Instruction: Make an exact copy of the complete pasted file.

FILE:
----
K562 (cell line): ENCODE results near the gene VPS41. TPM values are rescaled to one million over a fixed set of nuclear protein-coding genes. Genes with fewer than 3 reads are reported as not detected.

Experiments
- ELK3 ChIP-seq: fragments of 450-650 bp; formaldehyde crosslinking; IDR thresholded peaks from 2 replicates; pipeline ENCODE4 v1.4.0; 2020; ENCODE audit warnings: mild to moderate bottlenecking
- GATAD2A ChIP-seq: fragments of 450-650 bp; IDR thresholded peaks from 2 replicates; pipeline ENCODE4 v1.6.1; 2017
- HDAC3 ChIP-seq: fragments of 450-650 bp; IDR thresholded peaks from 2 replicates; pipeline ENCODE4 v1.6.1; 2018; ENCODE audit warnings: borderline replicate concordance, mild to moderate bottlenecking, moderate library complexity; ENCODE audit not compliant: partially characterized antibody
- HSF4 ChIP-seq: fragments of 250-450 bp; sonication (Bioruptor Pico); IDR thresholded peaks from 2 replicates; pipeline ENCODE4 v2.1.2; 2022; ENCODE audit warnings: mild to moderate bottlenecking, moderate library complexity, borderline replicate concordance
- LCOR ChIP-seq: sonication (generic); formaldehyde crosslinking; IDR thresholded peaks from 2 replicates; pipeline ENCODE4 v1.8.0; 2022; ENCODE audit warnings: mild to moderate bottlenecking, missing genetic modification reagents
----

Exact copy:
K562 (cell line): ENCODE results near the gene VPS41. TPM values are rescaled to one million over a fixed set of nuclear protein-coding genes. Genes with fewer than 3 reads are reported as not detected.

Experiments
- ELK3 ChIP-seq: fragments of 450-650 bp; formaldehyde crosslinking; IDR thresholded peaks from 2 replicates; pipeline ENCODE4 v1.4.0; 2020; ENCODE audit warnings: mild to moderate bottlenecking
- GATAD2A ChIP-seq: fragments of 450-650 bp; IDR thresholded peaks from 2 replicates; pipeline ENCODE4 v1.6.1; 2017
- HDAC3 ChIP-seq: fragments of 450-650 bp; IDR thresholded peaks from 2 replicates; pipeline ENCODE4 v1.6.1; 2018; ENCODE audit warnings: borderline replicate concordance, mild to moderate bottlenecking, moderate library complexity; ENCODE audit not compliant: partially characterized antibody
- HSF4 ChIP-seq: fragments of 250-450 bp; sonication (Bioruptor Pico); IDR thresholded peaks from 2 replicates; pipeline ENCODE4 v2.1.2; 2022; ENCODE audit warnings: mild to moderate bottlenecking, moderate library complexity, borderline replicate concordance
- LCOR ChIP-seq: sonication (generic); formaldehyde crosslinking; IDR thresholded peaks from 2 replicates; pipeline ENCODE4 v1.8.0; 2022; ENCODE audit warnings: mild to moderate bottlenecking, missing genetic modification reagents